In case you missed it, Oct. 7–13 was designated Naturopathic Medicine Week, according to a Senate resolution sponsored by Sen. Barbara Mikulski and passed by the Senate with unanimous consent. Among the reasons the Senate cited:
- Naturopathic physicians can help address the shortage of primary care providers in the United States.
- The profession of naturopathic medicine is dedicated to providing health care to underserved populations.
- Naturopathic medicine provides consumers in the United States with more choice in health care.
Mikulski and the rest of the Senate may be surprised to learn that they were repeating 60-year-old justifications of Chinese medicine put forward by Chairman Mao. Unlike Mikulski, however, Mao was under no illusion that Chinese medicine—a key component of naturopathic education—actually worked. In The Private Life of Chairman Mao, Li Zhisui, one of Mao’s personal physicians, recounts a conversation they had on the subject. Trained as an M.D. in Western medicine, Li admitted to being baffled by ancient Chinese medical books, especially their theories relating to the five elements. It turns out his employer also found them implausible.
“Even though I believe we should promote Chinese medicine,” Mao told him, “I personally do not believe in it. I don’t take Chinese medicine.”
Mao’s support of Chinese medicine was inspired by political necessity. In a 1950 speech (unwittingly echoed by the Senate’s concerns about “providing health care to underserved populations”), he said:
Our nation’s health work teams are large. They have to concern themselves with over 500 million people [including the] young, old, and ill. … At present, doctors of Western medicine are few, and thus the broad masses of the people, and in particular the peasants, rely on Chinese medicine to treat illness. Therefore, we must strive for the complete unification of Chinese medicine. (Translations from Kim Taylor’s Chinese Medicine in Early Communist China, 1945-1963: A Medicine of Revolution.)
For Mao, as for the Senate, health care policy also reflected national ideology. While the Senate resolution praised naturopathic medicine as providing “consumers” with “more choice” (does it get more American than that?), Mao emphasized “complete unification,” a grand dialectical Marxist synthesis of Chinese medicine and Western medicine. “This One Medicine,” exulted the president of the Chinese Medical Association in 1952, “will possess a basis in modern natural sciences, will have absorbed the ancient and the new, the Chinese and the foreign, all medical achievements—and will be China’s New Medicine!”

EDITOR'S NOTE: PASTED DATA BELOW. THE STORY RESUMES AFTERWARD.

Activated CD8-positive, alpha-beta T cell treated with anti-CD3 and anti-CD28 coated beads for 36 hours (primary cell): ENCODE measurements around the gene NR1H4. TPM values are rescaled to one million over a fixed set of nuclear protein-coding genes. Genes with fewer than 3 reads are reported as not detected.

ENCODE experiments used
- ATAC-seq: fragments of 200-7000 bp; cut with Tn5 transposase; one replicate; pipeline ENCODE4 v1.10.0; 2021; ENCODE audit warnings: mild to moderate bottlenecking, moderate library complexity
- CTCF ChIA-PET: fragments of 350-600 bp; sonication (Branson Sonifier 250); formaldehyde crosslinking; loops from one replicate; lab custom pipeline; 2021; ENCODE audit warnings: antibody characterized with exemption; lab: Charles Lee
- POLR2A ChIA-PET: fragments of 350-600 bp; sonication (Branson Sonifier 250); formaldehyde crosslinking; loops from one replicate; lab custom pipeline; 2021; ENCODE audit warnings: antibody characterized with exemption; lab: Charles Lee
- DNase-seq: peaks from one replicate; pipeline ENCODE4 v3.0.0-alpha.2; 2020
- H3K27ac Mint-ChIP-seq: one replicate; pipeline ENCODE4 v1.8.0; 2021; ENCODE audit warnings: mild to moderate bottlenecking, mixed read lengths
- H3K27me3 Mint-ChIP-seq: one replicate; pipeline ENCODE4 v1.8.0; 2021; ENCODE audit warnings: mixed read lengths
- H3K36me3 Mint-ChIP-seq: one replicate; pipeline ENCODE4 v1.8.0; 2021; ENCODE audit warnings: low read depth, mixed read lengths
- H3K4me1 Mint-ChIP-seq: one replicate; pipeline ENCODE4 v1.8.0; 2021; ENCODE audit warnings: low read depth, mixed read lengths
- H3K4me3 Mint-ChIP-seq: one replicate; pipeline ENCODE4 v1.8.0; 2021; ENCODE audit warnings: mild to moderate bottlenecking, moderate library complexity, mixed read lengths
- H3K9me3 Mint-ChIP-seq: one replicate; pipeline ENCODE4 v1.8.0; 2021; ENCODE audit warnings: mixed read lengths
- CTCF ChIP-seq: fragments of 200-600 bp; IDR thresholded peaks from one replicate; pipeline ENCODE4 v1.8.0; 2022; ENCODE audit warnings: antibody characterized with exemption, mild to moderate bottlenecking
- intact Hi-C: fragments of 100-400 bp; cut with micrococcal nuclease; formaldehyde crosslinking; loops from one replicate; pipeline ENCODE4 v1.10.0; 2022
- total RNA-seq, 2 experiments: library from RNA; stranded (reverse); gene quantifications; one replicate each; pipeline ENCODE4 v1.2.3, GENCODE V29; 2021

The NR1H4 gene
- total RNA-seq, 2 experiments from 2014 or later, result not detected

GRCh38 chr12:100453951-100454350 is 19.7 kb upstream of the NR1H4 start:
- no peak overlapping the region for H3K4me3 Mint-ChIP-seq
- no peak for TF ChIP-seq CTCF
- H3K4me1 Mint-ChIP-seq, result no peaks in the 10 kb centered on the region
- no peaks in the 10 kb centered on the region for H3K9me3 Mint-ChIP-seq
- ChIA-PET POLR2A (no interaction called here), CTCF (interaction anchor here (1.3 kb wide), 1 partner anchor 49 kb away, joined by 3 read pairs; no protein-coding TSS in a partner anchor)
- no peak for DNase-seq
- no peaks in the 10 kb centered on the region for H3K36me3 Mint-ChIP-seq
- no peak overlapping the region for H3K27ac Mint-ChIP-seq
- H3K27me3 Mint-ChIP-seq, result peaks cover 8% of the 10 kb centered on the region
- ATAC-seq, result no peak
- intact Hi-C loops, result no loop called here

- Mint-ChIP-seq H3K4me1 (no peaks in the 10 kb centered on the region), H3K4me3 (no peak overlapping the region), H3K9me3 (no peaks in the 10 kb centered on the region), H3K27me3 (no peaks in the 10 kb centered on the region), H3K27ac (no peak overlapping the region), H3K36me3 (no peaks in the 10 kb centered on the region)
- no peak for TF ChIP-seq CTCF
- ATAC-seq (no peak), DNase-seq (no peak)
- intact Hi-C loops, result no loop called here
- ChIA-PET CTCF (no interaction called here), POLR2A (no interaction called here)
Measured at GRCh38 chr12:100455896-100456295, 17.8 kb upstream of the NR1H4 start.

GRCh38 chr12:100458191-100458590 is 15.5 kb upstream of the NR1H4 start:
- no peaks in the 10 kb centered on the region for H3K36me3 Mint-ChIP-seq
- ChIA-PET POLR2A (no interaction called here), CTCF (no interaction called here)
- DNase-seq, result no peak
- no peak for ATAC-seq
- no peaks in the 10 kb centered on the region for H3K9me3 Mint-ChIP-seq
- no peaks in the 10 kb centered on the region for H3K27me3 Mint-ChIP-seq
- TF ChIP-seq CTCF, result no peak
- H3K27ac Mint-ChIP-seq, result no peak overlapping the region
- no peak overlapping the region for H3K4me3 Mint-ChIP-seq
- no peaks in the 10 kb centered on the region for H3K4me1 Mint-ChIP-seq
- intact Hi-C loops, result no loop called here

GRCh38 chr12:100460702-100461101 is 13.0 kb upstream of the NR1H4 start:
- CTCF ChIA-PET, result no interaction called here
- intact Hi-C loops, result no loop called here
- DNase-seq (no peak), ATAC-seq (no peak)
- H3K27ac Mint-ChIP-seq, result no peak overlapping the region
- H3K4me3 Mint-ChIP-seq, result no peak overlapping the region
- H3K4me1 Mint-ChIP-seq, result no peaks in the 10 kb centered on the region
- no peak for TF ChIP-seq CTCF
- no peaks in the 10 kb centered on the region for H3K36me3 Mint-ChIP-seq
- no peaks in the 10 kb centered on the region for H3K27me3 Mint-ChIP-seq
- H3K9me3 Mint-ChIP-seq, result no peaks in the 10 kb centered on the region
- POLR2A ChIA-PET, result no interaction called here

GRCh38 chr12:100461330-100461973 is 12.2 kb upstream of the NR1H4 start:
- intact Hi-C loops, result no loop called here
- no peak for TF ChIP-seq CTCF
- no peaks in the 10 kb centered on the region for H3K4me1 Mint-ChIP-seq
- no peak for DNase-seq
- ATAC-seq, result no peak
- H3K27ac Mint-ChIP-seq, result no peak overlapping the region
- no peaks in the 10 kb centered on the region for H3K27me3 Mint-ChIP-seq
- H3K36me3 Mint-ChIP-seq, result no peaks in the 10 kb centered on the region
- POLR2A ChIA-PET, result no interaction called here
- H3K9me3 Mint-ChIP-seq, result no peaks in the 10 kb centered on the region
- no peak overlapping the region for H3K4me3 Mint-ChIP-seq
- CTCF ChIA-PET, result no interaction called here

The target audience of this propagandized medical reform wasn’t just domestic. Thanks to Westerners’ starry-eyed romanticization of the mysterious Orient, Chinese medicine stood to improve international relations. A 1955 report from the Chinese Medical Association proudly declared:
Our ancient medicine is … the subject of interest of the medical world in capitalist countries. Soviet experts once especially invited Professor Li Tao to lecture on the history of Chinese medicine, but a delegation of French medical representatives [also] invited the two old Chinese medical practitioners Shi Jinmo and Yuan Hechai to a discussion. These are all evidence of the emphasis which foreign nations place on Chinese medicine.
But exporting Chinese medicine presented a formidable task, not least because there was no such thing as “Chinese medicine.” For thousands of years, healing practices in China had been highly idiosyncratic. Attempts at institutionalizing medical education were largely unsuccessful, and most practitioners drew at will on a mixture of demonology, astrology, yin-yang five phases theory, classic texts, folk wisdom, and personal experience.
Mao knew such medicine would be unappealing to empirically minded Westerners. He knew this because it was also unappealing to empirically minded Chinese people.
In 1923, Lu Xun, China’s most famous man of letters, reflected critically on his father’s visits to a Chinese doctor, visits that bankrupted the family and failed to produce results. “I still remember the doctor’s discussion and prescription,” Lu wrote, “and if I compare them with my knowledge now, I slowly realize that Chinese doctors are no more than a type of swindler, either intentional or unintentional, and I sympathize with deceived sick people and their families.”
There are those who would blame Lu’s skepticism on the Western-style medical education he received in Japan. Rightfully wary of ethnocentrism, some scholars have suggested that negative judgments about Chinese medicine result from the misapplication of “Western” criticisms to “Eastern” thought. In the words of anthropologist Judith Farquhar: “The standards of argument by which we judge our own most rigorous explanations cannot be applied to Chinese medicine.”
But this produces an absurd picture of China as a mysterious place where logic doesn’t—and shouldn’t—apply. In truth, skepticism, empiricism, and logic are not uniquely Western, and we should feel free to apply them to Chinese medicine.